Another industry in the United States continuing to grow despite economic downturn: interpretation

Thursday, December 25, 2008

Apparently Peru is a pretty good place to learn Spanish on a budget.

There's a fairly long article here about the growth of the interpretation industry in the United States in spite of the economic downturn. Interpretation and anything else related to language is generally a necessity, and has little to do with the current economic situation, given that a great deal of interpretation happens during criminal cases, immigration and refugee issues, and so on. Here are some particularly interesting parts from the article:

When a group of Chinese illegal immigrants were picked up by the U.S. Border Patrol in southern Arizona late last month, the challenge for the arresting officers was how to talk to them.

"As an agent I don't speak Chinese, so it's very hard. Usually, the only word they understand is 'passport,'" Border Patrol agent Mike Reilly said of the eight migrants nabbed on Nov. 24 near the border town of Sasabe.

Like a growing number of clients -- from U.S. law enforcement agencies and the courts to hospitals and financial services firms -- the agency reached out to an interpretation service to help make themselves heard through the Babel of an increasingly polyglot world.

To pierce the barrier of incomprehension the duty agents processing the Chinese nationals put in a call to Language Line Services, the largest of several U.S.-based firms offering on-demand interpretation either by telephone or on site, around the clock.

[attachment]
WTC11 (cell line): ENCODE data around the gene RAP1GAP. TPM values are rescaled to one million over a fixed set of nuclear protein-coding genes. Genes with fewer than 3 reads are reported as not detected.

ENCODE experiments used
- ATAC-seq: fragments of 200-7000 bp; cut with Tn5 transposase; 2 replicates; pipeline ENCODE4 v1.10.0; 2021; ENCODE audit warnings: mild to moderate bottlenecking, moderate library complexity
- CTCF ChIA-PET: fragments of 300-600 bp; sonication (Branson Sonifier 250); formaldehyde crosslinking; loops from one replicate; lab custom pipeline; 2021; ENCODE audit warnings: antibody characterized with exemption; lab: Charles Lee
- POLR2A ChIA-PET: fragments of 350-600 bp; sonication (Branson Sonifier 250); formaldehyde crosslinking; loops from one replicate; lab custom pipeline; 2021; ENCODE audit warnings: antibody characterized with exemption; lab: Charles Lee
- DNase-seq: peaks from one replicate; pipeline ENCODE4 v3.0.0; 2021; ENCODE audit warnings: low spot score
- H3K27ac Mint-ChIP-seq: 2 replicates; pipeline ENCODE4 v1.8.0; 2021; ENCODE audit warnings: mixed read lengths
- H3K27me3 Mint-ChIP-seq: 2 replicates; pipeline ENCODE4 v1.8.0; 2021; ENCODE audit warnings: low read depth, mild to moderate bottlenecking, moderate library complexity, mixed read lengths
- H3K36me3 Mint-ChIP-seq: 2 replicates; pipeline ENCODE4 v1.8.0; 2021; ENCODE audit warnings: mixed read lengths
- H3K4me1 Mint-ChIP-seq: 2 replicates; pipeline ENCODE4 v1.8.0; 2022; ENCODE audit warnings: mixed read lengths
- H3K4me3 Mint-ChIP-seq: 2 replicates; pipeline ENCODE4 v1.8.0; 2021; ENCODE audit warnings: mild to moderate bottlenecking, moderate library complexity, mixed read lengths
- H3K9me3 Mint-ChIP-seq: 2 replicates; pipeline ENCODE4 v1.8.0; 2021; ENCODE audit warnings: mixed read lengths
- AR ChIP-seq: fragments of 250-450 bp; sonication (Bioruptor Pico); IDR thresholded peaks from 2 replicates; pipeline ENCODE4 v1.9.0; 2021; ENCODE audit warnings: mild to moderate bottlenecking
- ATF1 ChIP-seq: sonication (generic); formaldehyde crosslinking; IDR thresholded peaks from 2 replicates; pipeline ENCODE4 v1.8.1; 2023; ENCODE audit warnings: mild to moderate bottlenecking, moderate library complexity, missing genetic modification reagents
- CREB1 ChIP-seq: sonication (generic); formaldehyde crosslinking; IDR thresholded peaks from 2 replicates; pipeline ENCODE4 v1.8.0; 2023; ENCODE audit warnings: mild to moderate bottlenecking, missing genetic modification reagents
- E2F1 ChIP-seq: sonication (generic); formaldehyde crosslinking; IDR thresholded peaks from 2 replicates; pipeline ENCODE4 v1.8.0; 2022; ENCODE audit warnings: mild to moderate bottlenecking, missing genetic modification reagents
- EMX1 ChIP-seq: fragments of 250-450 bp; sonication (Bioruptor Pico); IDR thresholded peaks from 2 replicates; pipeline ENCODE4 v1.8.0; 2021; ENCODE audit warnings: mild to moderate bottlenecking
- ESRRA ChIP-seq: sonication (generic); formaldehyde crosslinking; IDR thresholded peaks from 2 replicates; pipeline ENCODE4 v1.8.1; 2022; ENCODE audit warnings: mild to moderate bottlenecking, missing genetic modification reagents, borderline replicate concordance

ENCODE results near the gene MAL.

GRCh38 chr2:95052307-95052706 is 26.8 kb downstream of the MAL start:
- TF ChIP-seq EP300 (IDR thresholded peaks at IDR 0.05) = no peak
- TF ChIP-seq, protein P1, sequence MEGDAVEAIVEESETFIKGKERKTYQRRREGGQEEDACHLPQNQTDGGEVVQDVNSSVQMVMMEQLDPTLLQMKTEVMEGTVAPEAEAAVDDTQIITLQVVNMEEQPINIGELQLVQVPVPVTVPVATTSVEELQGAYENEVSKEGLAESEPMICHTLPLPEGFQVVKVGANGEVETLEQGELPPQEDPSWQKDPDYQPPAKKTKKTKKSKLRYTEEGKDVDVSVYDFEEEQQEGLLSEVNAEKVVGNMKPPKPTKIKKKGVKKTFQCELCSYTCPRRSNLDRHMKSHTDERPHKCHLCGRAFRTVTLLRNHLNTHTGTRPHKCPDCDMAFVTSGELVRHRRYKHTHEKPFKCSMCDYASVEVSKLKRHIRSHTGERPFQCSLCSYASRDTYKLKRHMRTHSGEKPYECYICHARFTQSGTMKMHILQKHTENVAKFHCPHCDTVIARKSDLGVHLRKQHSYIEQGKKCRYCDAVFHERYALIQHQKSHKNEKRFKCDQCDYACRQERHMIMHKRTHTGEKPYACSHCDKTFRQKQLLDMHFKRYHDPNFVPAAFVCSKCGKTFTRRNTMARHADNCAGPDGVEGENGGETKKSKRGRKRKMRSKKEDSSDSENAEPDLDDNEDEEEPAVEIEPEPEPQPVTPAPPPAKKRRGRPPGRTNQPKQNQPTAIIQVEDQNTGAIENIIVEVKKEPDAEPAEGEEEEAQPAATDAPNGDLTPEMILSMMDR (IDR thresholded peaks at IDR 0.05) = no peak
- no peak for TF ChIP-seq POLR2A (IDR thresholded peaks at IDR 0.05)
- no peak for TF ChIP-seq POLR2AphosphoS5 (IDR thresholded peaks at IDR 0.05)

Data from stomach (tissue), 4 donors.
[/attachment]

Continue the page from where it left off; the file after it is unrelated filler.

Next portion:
The California-based firm has 5,200 interpreters on hand speaking 176 languages, from relatively common tongues such as Spanish, Chinese, Korean, Russian, Polish and Vietnamese to several more obscure dialects spoken by some African tribes and even Mayan villagers from Mexico.

and some numbers:

According to the U.S. Census Bureau some 54.4 million people, or nearly one in five of the total population, spoke a language other than English at home last year, up from 47 million in 2000.

Every 19 seconds an individual needing language assistance arrives somewhere in the United States, presenting a challenge for professionals such as police officers, doctors and pharmacists nationwide.


Demographic projections suggest that minorities - classified as those of any race other than non-Hispanic, single-race whites -- will become the majority in the United States by 2050, creating an ever-more diverse, polyglot society.


The American Translators Association pegged the value of U.S. language services at $14 billion in 2008, and sees annual growth of 15 percent, driven by demand from both the government and private sectors.


Looking forward to the time when the unfolding recession comes to an end, growth is likely to continue for firms in the sector as they help companies reach out to a growing base of non-English speaking customers in the United States, he said.

"The consumer who doesn't speak English is four-times more likely to buy from a company that speaks their language," Provenzano said.

15 percent growth in 2008 is phenomenal considering the current situation, and looking at demographic trends alone tells you that this industry has nowhere to go but up. In concrete terms, this means that if you're a person with a functional fluency in a certain language and not happy with your current job / in danger of losing it and not really inspired to work that much harder just to avoid being laid off, it might be worth the while to find a way to bring yourself to full fluency in order to switch to another field. Arranging for an intensive few months in a relatively inexpensive Central American country for example if you're pretty good at Spanish but not quite fluent enough to work as an interpreter.


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